These predatory photographers, and the magazine editors they feed, didn't need the researchers at Cal Tech to tell them that human beings have single neurons dedicated to each celebrity. The stars are our cathode ray Olympians, arrayed in neurological constellations across the drive-in movie screen on the back of our foreheads.

If the celebrities and their masters are the airhead tyrants of our collective consciousness, the paparazzi may be unwittingly evolving into a vanguard of culture jamming guerillas, telephoto Nikons as postmodern Kalashnikovs in an amped-up L.A. cell of the Billboard Liberation Front. Imagine if they acted with deliberate revolutionary intent, seeking to capture the most hideous possible images of movie stars, the pampered skin of their faces pulled back into horrifying contortions by disused tendons provoked out of their Botox slumber. Surely that would hack the Spectacle, at least for the fifteen minutes before it morphed into the new sexy commoditized cool.

In the meantime, we wait for the secret boxes of evidence collected by Operation Paget to trickle out into the Internet-of-Things via eBay.

Thursday, December 14, 2006

A Personal Perspective on ISAAC ASIMOV'S UTOPIAS and others

Part Two

Though attempts at true, unambiguous Utopias, perfect or ideal societies, are rare in science fiction, they do exist. In most, a threat to the utopian status quo is central to the plot, or the utopia is not yet founded and must be built in the face of opposition, or both. Examples include Robert A. Heinlein’s Beyond this Horizon and The Moon Is a Harsh Mistress, Ayn Rand’s Atlas Shrugged, Marge Piercy’s Woman at the Edge of Time, Theodore Sturgeon’s Venus Plus X, and ‘If All Men Were Brothers, Would You Let One Marry Your Sister?’, Arthur C. Clarke’s Childhood’s End, Pat Murphy’s The City, Not Long After, George Turner’s ‘Shut the Door When You Go Out’ and ‘I Still Call Australia Home’, and Spider and Jeanne Robinson’s Stardance trilogy.

All of these stories have, at their core, simple solutions to problems that the authors suggest prevent this world being perfect. The Heinlein novels propose heavily armed anarchy with a tax-free user-pays economy. Rand’s ‘Galt’s Gulch’ abolished altruism and sanctified financial reward as the only worthwhile reason for doing anything. Piercy’s future enabled sexual equality by removing the burden of pregnancy from women. Sturgeon’s ‘Ledom’, even more radically, was populated exclusively by fashion-conscious hermaphrodites with little or no testosterone, while his Vexvelt becomes paradise because of the abolition of incest taboos. Clarke’s ‘Golden Age’ is founded on realistic technological advances and the abolition of nationalism, and funded by the abolition of military spending. Murphy’s San Francisco is an artists’ commune trying to non-violently resist armed invaders. Turner’s Gaia has humans perfectly attuned to the living planet, while his world in ‘I Still Call Australia Home’ has stabilised the population and created a sustainable society by creating a feminist religious state that resembles that of Tepper’s ‘Women’s Country’ without the warriors. The Robinsons’ trilogy ultimately sets humanity free by allowing them to survive unprotected in space, making them telepathic, and - ultimately - abolishing gravity altogether, which may not be the least practical of the solutions suggested but is certainly the most difficult to try as a small-scale experiment.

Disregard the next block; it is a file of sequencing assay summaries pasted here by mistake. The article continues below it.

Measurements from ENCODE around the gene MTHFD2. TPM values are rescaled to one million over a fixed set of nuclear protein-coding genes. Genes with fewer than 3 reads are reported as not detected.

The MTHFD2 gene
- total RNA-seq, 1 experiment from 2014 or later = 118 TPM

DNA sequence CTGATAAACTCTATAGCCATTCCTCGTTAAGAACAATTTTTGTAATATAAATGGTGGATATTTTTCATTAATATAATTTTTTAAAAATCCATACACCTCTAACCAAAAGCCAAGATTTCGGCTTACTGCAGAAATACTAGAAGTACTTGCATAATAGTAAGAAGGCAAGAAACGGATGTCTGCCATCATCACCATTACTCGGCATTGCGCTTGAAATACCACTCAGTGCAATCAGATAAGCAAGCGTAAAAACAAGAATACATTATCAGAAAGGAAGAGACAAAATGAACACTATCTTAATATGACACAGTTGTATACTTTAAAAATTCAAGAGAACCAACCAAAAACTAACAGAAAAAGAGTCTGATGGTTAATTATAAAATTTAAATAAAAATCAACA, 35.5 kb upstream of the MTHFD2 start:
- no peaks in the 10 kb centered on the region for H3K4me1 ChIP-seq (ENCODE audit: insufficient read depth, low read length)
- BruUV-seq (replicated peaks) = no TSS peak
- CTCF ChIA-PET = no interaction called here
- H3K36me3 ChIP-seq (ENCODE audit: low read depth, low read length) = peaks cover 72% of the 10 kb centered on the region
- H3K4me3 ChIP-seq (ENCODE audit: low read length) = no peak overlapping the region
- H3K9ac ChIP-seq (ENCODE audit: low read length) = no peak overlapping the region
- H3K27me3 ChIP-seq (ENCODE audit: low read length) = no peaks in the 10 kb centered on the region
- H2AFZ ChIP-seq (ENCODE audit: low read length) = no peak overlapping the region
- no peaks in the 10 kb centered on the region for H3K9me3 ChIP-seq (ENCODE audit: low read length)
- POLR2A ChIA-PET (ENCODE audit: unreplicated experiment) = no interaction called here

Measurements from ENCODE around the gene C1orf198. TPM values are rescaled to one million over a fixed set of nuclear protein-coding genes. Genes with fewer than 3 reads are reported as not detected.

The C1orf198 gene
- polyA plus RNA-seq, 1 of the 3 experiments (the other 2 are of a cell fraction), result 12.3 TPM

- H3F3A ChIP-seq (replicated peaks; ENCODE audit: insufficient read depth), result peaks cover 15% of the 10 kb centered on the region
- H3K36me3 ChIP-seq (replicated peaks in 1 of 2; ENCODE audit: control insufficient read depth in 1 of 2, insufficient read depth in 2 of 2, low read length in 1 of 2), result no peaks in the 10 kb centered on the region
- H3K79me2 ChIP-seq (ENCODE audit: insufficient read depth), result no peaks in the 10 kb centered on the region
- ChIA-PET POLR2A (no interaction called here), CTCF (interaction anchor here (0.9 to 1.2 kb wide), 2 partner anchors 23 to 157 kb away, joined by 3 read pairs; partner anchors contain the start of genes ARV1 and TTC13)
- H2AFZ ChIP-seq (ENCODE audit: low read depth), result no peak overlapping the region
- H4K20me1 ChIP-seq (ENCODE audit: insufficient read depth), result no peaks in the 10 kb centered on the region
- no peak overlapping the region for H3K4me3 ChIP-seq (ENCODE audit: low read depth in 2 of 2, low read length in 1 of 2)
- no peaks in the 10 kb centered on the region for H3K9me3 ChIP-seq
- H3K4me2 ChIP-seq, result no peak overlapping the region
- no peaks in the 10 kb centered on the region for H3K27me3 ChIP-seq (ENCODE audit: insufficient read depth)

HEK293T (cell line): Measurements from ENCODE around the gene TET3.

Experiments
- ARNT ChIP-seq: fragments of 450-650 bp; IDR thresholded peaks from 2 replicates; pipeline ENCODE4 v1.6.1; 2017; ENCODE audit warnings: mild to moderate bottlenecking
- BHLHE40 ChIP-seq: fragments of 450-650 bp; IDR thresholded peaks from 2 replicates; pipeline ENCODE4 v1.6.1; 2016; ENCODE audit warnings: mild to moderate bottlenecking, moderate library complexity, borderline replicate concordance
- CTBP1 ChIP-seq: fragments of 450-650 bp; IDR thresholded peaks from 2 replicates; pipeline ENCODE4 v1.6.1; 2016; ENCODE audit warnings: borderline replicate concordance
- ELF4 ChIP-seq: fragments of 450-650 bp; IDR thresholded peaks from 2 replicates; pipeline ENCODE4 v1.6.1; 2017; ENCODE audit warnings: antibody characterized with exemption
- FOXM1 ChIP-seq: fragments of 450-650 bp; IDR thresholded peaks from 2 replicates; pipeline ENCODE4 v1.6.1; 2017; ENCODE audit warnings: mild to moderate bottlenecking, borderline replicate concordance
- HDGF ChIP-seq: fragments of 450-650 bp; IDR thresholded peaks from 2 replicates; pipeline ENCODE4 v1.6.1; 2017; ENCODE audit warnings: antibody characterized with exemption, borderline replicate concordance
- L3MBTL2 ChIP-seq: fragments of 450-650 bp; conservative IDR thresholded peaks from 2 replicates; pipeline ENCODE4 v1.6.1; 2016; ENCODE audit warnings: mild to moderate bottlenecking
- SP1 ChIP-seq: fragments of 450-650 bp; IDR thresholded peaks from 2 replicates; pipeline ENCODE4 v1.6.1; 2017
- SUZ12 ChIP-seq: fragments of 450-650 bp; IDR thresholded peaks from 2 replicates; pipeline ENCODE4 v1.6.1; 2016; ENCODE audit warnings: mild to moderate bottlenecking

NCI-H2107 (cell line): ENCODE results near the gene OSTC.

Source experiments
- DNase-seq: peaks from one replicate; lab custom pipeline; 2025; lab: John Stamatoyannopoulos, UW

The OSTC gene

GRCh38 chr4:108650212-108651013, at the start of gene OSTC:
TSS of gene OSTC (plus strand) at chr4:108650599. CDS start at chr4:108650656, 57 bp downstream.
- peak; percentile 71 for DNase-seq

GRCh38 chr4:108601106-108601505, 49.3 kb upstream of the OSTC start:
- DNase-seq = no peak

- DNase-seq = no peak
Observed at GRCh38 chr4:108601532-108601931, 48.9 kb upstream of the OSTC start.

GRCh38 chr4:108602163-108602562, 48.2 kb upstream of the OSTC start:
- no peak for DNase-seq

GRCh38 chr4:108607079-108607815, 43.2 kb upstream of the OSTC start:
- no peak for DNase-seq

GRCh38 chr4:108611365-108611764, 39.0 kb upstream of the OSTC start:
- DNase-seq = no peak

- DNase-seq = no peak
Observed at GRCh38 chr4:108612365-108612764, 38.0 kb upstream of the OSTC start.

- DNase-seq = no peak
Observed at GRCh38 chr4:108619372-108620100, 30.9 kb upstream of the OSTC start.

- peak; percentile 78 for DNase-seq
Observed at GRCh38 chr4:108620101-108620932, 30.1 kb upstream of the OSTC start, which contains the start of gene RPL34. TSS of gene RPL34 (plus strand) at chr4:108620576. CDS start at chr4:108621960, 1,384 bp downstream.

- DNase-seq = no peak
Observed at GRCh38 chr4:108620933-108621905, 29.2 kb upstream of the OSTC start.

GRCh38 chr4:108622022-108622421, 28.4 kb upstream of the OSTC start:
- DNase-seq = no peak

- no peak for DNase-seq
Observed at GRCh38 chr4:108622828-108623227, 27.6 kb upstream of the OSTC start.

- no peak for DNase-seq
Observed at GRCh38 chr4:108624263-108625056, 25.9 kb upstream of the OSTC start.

Debating how well any of these societies might function would take many volumes, but all serve to demonstrate one of the problems with creating a fictional utopia: how many readers will think it’s a dystopia instead? I would even suggest that the more perfect the match between a fictional utopia and the writer’s personal vision of paradise, the fewer people would actually want to live there.

(To be concluded)

Wednesday, December 13, 2006

Fear of the past.

I watch my master, even—-especially—-when he’s ignoring me. Sometimes, when he doesn’t think I’m watching, he takes down the twig from the shelf, and looks at it.

It’s the only thing he’s got left from the old days. It was given to him by his master, who said it was all that was left of the tree of gold, and that it was bound in fire unceasing, to burn always and yet never be consumed. That was their way of paying back the enemy, so that they’d know one of their two precious trees was forever being tormented.